After being laid off, the women, who became known as “the cleaning ladies,” set up a protest camp near the Ministry’s offices and vowed to maintain the camp until they were rehired.

The SYRIZA-led government said that more re-hirings and other anti-austerity measures will follow.

“This is not our last word, it’s the first step of (administrative) reforms we’re going to make that won’t be neoliberal but will have a social aspect,” said Giorgos Katrougalos, the deputy minister for administrative reform to the Financial Times.

After learning that their jobs would be restored, the cleaning ladies held a celebration at their protest camp.

“I’m very, very happy (to get) my job back,” said Irene Chantzi to the BBC at the protest camp after learning the news.

Chantzi and the other cleaning ladies were joined by some cabinet members who belong to SYRIZA, including Katrougalos, Nadia Valavani, deputy finance minister, and Nikos Voutsis, interior minister.

The cleaning ladies’ protest camp became a symbol of Greek outrage at the austerity programs imposed on the country.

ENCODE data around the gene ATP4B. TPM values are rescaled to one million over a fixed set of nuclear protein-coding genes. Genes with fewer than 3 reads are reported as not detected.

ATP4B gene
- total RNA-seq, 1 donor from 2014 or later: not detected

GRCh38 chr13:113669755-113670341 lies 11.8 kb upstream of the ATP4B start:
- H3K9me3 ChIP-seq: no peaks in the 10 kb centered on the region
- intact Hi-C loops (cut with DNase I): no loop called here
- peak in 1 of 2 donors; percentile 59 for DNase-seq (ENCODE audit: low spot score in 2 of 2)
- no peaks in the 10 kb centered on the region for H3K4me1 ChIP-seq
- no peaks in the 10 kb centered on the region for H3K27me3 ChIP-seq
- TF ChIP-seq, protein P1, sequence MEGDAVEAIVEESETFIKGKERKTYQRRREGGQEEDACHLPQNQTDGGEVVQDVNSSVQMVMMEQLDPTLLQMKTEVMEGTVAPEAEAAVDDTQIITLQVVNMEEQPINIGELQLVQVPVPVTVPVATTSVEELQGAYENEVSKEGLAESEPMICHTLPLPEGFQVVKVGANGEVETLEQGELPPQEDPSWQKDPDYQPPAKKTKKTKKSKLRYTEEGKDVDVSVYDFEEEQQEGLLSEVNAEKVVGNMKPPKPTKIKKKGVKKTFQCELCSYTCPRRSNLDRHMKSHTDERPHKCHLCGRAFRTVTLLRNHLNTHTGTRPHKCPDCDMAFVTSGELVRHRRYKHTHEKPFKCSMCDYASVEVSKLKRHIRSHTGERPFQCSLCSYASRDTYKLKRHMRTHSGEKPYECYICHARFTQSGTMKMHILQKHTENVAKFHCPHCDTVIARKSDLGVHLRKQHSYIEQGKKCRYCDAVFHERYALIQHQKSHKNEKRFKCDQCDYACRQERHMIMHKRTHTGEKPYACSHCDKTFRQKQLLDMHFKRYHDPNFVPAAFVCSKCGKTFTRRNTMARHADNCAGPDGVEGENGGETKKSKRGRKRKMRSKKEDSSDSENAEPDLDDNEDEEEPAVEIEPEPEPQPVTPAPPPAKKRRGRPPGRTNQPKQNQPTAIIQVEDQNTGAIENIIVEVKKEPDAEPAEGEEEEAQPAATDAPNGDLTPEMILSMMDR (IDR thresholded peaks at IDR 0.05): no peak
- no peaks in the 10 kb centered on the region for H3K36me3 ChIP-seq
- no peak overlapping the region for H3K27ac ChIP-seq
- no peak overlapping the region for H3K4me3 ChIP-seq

Last December the cleaning ladies gained wider fame when they traveled to Strasbourg, France and confronted the European Commission about the hardships that they and their fellow countrymen had endured as part of the austerity regime demanded by banks and other Greek creditors.

Greek President Alex Tsipras congratulated the cleaning ladies on their victory and said that they had played an important role in making Europe aware of the hardships caused by the austerity measures.

“Even the Chancellor (Germany’s Chancellor Angela Merkel), in a meeting that we had and without me bringing it up, referred to how unfair what the previous government did to you was,” said Tsipras to the group. “Your fight was known abroad because it was a fair fight.”